The city of Agra is a medium-sized South Asian city that ex­em­pli­fies con­tem­po­rary chal­lenges in plan­ning, de­sign­ing, con­struct­ing, and gov­ern­ing the built en­vi­ron­ment with high pop­u­la­tion growth, over-stressed and poorly man­aged ecosys­tems, splin­tered fi­nan­cial and in­fras­truc­tural in­vest­ment, dense bu­reau­cra­cies, and lay­ered cul­tural his­to­ries. Ad­di­tion­ally, sev­eral char­ac­ter­is­tics of Agra make it a par­tic­u­larly in­ter­est­ing case for study through the Ex­treme Ur­ban­ism III Stu­dio. Agra’s lim­ited plan­ning ca­pac­i­ties have re­sulted from over­lap­ping and com­pet­ing in­ter­ests be­tween mu­nic­i­pal, state, and cen­tral govern­ment agen­cies. The su­per­im­po­si­tion of his­tor­i­cal lay­ers have trans­formed Agra into its cur­rent so­cial and eco­nomic re­al­ity, in which its rich phys­i­cal her­itage as­sets and the intangible cul­tural her­itage within res­i­dent com­mu­ni­ties strug­gle to co­ex­ist. Lastly, the highly ma­nip­u­lated Ya­muna River in Agra has been trans­formed from a multi-func­tional land­scape that or­gan­ises ac­tiv­ity and land use along the river into Agra’s back­yard, filled with mu­nic­i­pal sewage and eu­trophic wa­ter.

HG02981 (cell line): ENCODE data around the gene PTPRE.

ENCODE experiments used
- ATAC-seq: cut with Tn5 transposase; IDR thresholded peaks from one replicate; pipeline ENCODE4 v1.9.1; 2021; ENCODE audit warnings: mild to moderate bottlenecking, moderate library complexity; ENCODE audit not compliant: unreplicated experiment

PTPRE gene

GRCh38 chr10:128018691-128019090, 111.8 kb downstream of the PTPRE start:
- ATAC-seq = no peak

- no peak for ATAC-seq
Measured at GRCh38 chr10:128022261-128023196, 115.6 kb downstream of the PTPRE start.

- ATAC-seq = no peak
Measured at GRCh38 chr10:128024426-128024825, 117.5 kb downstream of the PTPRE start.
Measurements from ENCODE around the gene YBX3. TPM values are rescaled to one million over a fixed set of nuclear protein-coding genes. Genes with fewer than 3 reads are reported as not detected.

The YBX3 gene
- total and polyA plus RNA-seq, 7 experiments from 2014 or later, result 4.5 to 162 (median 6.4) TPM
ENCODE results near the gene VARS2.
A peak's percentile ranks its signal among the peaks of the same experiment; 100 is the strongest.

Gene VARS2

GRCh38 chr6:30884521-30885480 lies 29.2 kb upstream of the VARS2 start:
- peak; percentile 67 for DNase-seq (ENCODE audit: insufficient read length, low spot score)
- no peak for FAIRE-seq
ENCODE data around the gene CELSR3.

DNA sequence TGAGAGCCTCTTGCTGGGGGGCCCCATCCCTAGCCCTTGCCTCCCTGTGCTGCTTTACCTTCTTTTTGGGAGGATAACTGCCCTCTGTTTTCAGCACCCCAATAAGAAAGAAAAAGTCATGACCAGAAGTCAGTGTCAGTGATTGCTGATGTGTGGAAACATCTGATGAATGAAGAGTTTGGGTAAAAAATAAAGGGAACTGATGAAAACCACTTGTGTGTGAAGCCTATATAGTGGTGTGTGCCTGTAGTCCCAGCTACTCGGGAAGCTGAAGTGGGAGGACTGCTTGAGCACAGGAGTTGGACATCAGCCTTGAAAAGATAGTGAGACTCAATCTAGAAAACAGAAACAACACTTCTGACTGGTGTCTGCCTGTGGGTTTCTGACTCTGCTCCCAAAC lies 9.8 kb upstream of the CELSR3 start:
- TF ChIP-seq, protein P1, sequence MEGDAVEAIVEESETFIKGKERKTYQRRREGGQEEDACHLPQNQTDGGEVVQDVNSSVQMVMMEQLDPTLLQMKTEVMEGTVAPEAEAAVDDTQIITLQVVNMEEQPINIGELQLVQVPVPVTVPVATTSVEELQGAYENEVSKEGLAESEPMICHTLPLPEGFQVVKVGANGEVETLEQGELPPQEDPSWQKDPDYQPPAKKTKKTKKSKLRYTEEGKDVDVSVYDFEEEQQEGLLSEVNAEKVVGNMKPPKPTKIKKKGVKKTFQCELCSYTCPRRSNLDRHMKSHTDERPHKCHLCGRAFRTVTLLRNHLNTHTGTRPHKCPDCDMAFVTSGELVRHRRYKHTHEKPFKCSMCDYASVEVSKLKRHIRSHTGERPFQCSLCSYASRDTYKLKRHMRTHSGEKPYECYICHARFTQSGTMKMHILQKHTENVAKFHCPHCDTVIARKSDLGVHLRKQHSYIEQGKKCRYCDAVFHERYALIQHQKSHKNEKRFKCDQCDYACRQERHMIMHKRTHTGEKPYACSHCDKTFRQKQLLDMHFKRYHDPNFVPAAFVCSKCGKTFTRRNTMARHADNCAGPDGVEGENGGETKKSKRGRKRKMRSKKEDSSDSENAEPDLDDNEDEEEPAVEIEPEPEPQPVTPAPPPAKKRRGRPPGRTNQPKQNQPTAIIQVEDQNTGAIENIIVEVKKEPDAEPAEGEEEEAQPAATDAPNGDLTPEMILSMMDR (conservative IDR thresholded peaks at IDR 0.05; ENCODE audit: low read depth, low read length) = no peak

Agra’s plan­ning ca­pac­i­ties are ex­plored through­out the stu­dio as one of the main char­ac­ter­is­tics of this par­tic­u­lar case. Mul­ti­ple gov­ern­ing en­ti­ties are housed in Agra at cen­tral, state, district, and mu­nic­i­pal

lev­els, along­side non-gov­ern­men­tal or­gan­i­sa­tions, com­mu­nity-based or­gan­i­sa­tions, and in­ter­na­tional fund­ing agen­cies. En­ti­ties such as the Agra De­vel­op­ment Au­thor­ity, the Ar­chae­o­log­i­cal Sur­vey of In­dia, and the Taj Trapez­ium Zone Au­thor­ity op­er­ate within close prox­im­ity. How­ever, there is an ab­sence of a holis­tic ap­proach or gov­ern­ing body to over­see in­clu­sive ur­ban and eco­nomic de­vel­op­ment fo­cused on her­itage as­sets lo­cated along the Ya­muna River in Agra.